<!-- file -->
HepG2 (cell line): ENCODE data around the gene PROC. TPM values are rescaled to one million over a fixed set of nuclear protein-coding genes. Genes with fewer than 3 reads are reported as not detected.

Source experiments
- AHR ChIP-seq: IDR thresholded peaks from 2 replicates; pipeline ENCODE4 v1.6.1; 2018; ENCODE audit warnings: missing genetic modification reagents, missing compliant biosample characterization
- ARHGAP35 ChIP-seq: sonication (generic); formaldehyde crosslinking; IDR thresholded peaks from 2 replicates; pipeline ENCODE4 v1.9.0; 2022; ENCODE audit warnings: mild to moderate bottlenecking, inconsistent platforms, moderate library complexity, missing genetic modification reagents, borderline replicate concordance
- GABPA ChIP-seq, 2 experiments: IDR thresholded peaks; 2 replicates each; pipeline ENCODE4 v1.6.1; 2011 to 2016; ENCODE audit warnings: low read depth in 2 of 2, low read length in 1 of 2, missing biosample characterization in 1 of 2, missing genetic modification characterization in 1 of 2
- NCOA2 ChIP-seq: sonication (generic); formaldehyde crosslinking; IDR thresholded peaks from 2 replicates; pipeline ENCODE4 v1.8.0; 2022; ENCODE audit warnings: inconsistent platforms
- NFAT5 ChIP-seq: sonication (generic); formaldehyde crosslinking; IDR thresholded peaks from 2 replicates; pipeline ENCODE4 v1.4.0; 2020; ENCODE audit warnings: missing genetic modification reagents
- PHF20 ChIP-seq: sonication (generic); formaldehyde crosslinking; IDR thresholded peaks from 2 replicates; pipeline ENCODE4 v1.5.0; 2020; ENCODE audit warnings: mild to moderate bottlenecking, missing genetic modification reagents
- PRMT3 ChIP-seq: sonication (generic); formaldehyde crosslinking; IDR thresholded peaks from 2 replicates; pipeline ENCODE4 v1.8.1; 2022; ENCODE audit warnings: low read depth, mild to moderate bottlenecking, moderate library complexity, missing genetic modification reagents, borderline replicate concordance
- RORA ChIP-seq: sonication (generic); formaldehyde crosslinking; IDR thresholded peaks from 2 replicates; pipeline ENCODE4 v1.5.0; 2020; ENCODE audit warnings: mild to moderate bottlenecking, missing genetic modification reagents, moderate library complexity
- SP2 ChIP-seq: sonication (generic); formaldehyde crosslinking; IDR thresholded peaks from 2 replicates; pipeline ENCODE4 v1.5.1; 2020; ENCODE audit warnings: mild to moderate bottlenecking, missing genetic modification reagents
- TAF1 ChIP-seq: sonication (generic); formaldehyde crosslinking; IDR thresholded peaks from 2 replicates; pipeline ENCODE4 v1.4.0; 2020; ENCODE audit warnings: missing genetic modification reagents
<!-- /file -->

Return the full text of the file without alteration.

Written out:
HepG2 (cell line): ENCODE data around the gene PROC. TPM values are rescaled to one million over a fixed set of nuclear protein-coding genes. Genes with fewer than 3 reads are reported as not detected.

Source experiments
- AHR ChIP-seq: IDR thresholded peaks from 2 replicates; pipeline ENCODE4 v1.6.1; 2018; ENCODE audit warnings: missing genetic modification reagents, missing compliant biosample characterization
- ARHGAP35 ChIP-seq: sonication (generic); formaldehyde crosslinking; IDR thresholded peaks from 2 replicates; pipeline ENCODE4 v1.9.0; 2022; ENCODE audit warnings: mild to moderate bottlenecking, inconsistent platforms, moderate library complexity, missing genetic modification reagents, borderline replicate concordance
- GABPA ChIP-seq, 2 experiments: IDR thresholded peaks; 2 replicates each; pipeline ENCODE4 v1.6.1; 2011 to 2016; ENCODE audit warnings: low read depth in 2 of 2, low read length in 1 of 2, missing biosample characterization in 1 of 2, missing genetic modification characterization in 1 of 2
- NCOA2 ChIP-seq: sonication (generic); formaldehyde crosslinking; IDR thresholded peaks from 2 replicates; pipeline ENCODE4 v1.8.0; 2022; ENCODE audit warnings: inconsistent platforms
- NFAT5 ChIP-seq: sonication (generic); formaldehyde crosslinking; IDR thresholded peaks from 2 replicates; pipeline ENCODE4 v1.4.0; 2020; ENCODE audit warnings: missing genetic modification reagents
- PHF20 ChIP-seq: sonication (generic); formaldehyde crosslinking; IDR thresholded peaks from 2 replicates; pipeline ENCODE4 v1.5.0; 2020; ENCODE audit warnings: mild to moderate bottlenecking, missing genetic modification reagents
- PRMT3 ChIP-seq: sonication (generic); formaldehyde crosslinking; IDR thresholded peaks from 2 replicates; pipeline ENCODE4 v1.8.1; 2022; ENCODE audit warnings: low read depth, mild to moderate bottlenecking, moderate library complexity, missing genetic modification reagents, borderline replicate concordance
- RORA ChIP-seq: sonication (generic); formaldehyde crosslinking; IDR thresholded peaks from 2 replicates; pipeline ENCODE4 v1.5.0; 2020; ENCODE audit warnings: mild to moderate bottlenecking, missing genetic modification reagents, moderate library complexity
- SP2 ChIP-seq: sonication (generic); formaldehyde crosslinking; IDR thresholded peaks from 2 replicates; pipeline ENCODE4 v1.5.1; 2020; ENCODE audit warnings: mild to moderate bottlenecking, missing genetic modification reagents
- TAF1 ChIP-seq: sonication (generic); formaldehyde crosslinking; IDR thresholded peaks from 2 replicates; pipeline ENCODE4 v1.4.0; 2020; ENCODE audit warnings: missing genetic modification reagents